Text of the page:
Posts Tagged ‘crime and punishment’

The Eternal Husband and Dostoevskian Simplicity

The Eternal Husband is the kind of novel I imagine Fyodor Dostoevsky came up with in a weekend. It could even work as a one-act play with its three basic steps: Take a wife who cheats on her husband, kill her off (before the start of the novel of course), and put the husband in the same room with the adulterer. And oh, nobody’s sure how much the husband knows.

This is the simple plot in Dostoevsky’s short novel(la).* Of course, many of Dostoevsky’s short novels have plots built on simple premises. The Double is about a guy who sees his double, The Gambler is about a guy who gambles, etc. These shorter works also tend to start from the same set-up, focusing on a mentally unstable protagonist who lives in a confined residence in St. Petersburg. Yakov Petrovich Goliadkin of The Double and, more famously, the Underground Man from Notes from Underground come to mind here.**

*I don’t know exactly where the cut-off between short novel and novella is.

**As, of course, does Raskolnikov, but I can’t really call Crime and Punishment a “short work,” can I?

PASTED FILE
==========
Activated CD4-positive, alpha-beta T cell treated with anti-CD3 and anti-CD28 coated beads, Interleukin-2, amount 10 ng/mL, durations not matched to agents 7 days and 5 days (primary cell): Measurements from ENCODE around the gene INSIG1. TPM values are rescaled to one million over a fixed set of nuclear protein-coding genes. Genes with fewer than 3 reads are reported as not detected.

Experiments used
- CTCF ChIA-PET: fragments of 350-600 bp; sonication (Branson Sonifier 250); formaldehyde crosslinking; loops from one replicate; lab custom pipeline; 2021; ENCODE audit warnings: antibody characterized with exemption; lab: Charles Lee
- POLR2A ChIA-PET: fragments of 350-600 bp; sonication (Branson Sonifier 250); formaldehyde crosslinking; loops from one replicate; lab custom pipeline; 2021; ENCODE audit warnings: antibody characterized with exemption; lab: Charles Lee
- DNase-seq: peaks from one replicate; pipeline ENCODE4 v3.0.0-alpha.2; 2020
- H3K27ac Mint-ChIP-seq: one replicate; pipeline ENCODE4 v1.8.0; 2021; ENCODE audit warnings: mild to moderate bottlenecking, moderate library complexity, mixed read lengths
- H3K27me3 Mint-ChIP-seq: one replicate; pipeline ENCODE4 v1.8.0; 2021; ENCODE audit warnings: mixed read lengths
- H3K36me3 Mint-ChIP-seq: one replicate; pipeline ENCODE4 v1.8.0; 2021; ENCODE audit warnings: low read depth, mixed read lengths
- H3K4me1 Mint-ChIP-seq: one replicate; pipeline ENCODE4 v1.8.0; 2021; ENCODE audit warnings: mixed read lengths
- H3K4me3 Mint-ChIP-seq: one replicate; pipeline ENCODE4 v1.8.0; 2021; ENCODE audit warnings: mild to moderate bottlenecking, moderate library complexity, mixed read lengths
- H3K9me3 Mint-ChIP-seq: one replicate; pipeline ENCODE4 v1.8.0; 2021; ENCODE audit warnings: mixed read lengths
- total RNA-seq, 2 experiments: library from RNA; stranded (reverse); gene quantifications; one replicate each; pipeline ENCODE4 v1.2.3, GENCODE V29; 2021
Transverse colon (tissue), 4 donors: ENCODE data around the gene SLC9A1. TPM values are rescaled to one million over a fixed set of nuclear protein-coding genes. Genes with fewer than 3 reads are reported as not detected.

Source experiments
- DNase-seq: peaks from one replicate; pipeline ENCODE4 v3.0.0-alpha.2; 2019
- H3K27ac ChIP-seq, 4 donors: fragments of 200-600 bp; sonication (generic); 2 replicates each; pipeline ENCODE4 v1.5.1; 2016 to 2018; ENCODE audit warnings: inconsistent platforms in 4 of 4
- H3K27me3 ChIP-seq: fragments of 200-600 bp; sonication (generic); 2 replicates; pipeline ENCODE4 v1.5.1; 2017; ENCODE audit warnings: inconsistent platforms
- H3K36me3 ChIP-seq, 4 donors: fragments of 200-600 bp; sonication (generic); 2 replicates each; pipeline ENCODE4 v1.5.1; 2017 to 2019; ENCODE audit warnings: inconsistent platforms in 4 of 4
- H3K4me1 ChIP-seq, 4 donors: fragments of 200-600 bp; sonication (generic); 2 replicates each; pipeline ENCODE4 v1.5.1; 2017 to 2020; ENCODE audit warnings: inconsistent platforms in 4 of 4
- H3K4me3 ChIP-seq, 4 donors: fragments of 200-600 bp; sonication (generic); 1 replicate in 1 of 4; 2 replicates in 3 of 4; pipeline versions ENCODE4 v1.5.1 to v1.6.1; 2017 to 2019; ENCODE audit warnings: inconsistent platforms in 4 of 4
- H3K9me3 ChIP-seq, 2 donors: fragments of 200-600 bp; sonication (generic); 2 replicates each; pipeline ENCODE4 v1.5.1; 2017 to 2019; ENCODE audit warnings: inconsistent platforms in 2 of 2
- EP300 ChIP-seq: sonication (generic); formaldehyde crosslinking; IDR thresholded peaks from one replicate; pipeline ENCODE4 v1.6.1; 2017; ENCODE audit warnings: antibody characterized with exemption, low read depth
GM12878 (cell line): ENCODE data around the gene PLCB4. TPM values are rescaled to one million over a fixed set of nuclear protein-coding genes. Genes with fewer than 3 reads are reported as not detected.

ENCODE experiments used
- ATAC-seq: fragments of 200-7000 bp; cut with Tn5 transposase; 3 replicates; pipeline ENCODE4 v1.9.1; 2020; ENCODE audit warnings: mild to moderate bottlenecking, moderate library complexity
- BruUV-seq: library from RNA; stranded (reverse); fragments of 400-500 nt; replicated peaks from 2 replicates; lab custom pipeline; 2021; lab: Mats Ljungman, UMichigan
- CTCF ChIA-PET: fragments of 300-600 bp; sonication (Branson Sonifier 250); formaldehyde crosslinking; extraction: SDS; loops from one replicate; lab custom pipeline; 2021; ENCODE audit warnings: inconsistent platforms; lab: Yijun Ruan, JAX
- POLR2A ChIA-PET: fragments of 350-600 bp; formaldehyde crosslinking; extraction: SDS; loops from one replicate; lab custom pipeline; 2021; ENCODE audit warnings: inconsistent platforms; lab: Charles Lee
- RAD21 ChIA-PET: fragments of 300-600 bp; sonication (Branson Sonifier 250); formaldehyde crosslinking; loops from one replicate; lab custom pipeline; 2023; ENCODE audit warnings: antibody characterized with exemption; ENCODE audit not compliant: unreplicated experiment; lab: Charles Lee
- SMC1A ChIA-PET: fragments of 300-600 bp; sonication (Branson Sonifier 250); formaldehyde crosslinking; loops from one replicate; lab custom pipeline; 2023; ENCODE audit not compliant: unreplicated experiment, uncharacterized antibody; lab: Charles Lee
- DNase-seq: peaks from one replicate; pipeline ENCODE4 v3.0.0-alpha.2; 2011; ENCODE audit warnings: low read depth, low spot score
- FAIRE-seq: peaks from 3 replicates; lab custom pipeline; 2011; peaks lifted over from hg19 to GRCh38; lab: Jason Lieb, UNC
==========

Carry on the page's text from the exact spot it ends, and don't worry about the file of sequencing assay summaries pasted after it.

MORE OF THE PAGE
The Eternal Husband is different from its predecessors—it was written in 1870, before only Demons, The Adolescent, and The Brothers Karamazov, none of which really fit the above pattern—in two key ways. First, it is perhaps Dostoevsky’s most economical novel. The secondary characters—you know, the kind that get entire books dedicated to them in The Brothers Karamazov—are, for the most part, negligible. The tertiary and quaternary characters are non-existent. I suppose there are a maid and a little girl who doesn’t talk much, but it isn’t really a Dostoevsky novel without a maid and a little girl who doesn’t talk much.

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